May 2015 Author Earnings Report
Welcome to the May 2015 Author Earnings Report. This is our sixth quarterly look at Amazon’s ebook sales, with data taken on over 200,000 bestselling ebooks. With each report over the past year and a half, we have come to see great consistency in our results, but there is always something new that surprises us. Often, it’s something we weren’t expecting, like the massive shadow industry of ISBN-less ebooks being sold, or the effect Kindle Unlimited has on title visibility. This time, we went into our report curious about one thing in particular. But we were still not prepared for what we found.
If you’ve been shopping for ebooks on Amazon lately, you may have seen this new addition to many ebook product pages:
This announcement can be found on ebooks from several of the largest publishers, and it appears to serve as both an apology from Amazon and also a shifting of the blame for high ebook prices. Amazon has stated in the past that they believe ebooks should not cost more than $9.99. Self-published authors are no doubt familiar with this price constraint, as their royalties are cut in half if they price higher than this amount. But after a contentious and drawn-out negotiation with Hachette Book Group last year, Amazon relinquished the ability to discount ebooks with several publishers. Prices with these publishers are now set firmly by them.
Soon after these agreements went into place, industry observers noted an upward move in average ebook prices. Freed from Amazon’s discounting, and with complete control over pricing, the publishers made a decision to push the price of many of their books above $9.99.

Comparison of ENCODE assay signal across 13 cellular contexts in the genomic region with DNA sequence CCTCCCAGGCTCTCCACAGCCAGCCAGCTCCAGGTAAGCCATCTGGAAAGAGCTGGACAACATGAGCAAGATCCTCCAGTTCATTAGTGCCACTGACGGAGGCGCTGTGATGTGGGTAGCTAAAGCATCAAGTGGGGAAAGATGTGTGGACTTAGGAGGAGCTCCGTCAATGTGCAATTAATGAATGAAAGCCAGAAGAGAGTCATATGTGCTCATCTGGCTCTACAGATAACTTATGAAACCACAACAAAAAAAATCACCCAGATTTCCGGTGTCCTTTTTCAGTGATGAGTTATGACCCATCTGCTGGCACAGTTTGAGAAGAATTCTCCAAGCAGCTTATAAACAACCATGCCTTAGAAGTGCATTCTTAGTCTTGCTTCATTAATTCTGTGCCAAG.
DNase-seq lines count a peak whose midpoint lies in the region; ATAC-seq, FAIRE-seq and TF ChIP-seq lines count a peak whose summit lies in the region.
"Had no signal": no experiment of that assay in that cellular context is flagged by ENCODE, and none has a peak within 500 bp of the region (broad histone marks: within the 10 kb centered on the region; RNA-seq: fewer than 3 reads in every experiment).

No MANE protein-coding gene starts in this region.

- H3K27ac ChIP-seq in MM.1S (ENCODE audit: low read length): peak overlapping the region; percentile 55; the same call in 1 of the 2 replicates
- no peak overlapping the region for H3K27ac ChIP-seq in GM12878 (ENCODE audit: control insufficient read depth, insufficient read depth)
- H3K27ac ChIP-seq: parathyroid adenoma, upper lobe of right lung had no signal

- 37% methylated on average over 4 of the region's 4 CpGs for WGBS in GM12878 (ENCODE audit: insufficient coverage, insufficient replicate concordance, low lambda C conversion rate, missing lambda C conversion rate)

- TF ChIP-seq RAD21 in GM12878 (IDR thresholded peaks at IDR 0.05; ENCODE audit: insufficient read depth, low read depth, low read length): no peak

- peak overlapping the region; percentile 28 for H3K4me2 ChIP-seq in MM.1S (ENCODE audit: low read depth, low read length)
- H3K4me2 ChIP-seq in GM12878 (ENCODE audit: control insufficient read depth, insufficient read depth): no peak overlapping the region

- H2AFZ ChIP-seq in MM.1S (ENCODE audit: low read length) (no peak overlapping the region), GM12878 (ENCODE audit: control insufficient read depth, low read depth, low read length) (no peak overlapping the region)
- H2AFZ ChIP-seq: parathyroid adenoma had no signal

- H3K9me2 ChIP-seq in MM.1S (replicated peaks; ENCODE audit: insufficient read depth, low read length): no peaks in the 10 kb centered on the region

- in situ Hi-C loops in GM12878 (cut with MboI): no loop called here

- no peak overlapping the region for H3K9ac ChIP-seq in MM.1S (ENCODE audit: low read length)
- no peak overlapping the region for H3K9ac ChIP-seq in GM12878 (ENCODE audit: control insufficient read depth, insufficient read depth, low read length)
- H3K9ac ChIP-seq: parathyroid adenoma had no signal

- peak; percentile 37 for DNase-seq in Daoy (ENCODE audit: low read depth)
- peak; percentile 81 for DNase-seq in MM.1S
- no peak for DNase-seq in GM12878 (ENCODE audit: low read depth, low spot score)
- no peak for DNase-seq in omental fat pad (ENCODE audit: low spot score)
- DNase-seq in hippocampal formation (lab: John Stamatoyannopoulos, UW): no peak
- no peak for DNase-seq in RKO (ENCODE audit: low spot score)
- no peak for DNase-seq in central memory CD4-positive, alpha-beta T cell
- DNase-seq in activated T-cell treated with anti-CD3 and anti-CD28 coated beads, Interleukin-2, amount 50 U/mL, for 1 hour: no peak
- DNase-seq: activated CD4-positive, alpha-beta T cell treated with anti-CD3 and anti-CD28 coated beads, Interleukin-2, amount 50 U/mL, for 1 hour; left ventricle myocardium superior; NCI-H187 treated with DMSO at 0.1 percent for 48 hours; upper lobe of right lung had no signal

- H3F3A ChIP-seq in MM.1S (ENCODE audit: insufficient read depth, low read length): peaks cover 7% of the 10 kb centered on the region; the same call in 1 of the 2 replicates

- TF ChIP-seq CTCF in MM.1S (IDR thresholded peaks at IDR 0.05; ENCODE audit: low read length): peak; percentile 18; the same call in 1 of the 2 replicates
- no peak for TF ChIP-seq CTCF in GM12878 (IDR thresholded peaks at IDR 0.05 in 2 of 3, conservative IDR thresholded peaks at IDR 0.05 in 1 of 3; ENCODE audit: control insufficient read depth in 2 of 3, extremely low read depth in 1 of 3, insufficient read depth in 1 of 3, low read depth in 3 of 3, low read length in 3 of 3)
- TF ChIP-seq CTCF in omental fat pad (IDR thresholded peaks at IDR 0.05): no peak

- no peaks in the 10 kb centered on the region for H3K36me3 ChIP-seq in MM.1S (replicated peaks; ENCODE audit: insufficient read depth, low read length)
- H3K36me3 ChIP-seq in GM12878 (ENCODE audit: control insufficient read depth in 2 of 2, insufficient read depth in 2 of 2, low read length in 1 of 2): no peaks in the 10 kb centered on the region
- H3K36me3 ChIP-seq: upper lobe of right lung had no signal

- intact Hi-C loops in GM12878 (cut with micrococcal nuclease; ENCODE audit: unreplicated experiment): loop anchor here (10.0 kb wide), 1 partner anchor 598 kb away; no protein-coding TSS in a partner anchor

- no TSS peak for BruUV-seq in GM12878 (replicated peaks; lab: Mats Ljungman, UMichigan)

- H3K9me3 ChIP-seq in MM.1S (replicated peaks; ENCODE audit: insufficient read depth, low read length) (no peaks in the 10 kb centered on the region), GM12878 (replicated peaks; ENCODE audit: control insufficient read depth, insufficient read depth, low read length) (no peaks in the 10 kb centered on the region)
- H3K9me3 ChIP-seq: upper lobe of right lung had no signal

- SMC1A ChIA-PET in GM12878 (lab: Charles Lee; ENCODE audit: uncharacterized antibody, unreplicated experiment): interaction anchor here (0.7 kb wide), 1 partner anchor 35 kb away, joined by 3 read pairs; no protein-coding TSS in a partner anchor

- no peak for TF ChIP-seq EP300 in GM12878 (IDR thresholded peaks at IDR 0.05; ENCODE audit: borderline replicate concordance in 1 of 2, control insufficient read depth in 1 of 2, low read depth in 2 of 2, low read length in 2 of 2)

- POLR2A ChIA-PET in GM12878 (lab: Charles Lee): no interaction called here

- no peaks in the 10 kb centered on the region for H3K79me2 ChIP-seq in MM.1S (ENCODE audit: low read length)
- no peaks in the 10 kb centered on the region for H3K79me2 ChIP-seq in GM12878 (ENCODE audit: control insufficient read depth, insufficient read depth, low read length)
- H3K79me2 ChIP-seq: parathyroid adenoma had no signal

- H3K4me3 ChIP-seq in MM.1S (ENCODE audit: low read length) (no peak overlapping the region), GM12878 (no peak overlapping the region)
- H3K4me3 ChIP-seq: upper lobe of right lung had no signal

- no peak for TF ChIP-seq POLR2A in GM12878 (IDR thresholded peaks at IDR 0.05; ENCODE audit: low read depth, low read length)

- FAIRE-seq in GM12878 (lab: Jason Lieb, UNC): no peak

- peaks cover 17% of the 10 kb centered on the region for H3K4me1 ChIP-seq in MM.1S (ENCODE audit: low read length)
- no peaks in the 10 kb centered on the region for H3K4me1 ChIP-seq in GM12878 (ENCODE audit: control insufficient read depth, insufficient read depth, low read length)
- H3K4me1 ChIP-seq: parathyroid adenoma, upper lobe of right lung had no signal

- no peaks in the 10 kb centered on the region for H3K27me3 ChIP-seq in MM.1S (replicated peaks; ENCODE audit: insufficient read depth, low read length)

With six quarterly snapshots, each snapshot consisting of 50,000+ of the top-selling ebook titles, we plotted the average price by publisher type to see just how much prices have gone up. The blue bars show the price of self-published ebooks for each of our reports. The purple bars show the average price of Big 5 published ebooks.
Since we started pulling this data, the average price of an ebook from a Big 5 publisher has gone up 17%. Compare this to a difference of 5% for self-published titles, or the increase of 7.5% across Amazon imprints. The prices for Big 5 published ebooks have risen quite steadily, rather than a sudden surge since the return to agency.
What will the effect of these pricing decisions have on unit sales, revenues, and author earnings? We were eager to find out.
The May 2015 Author Earnings Report
We start with a simple counting of the number of titles on Amazon’s ebook bestseller lists. No math involved, just a detailed look at whose works are showing up as top-selling titles. For comparison, we included the same graph from our January 2015 report.
Number of Titles in Amazon’s Ebook Best Seller Lists
In the last three months, the Big 5 publishers have seen a 26% reduction in the number of titles on Amazon’s Best Seller lists. This means fewer titles are selling well enough to make these lists, and it also means fewer titles are receiving that added visibility.
Ebook Unit Sales
Over the same period, daily unit sales from the Big 5 have fallen 17%. This is a measure of the average rank of each ebook. Just as publishers study the New York Times bestseller lists to gauge the strength of their competition, we are looking at the same thing. But with a sample size of 200,000, rather than 20.
Rest of the article: http://authorearnings.com/report/may-2015-author-earnings-report/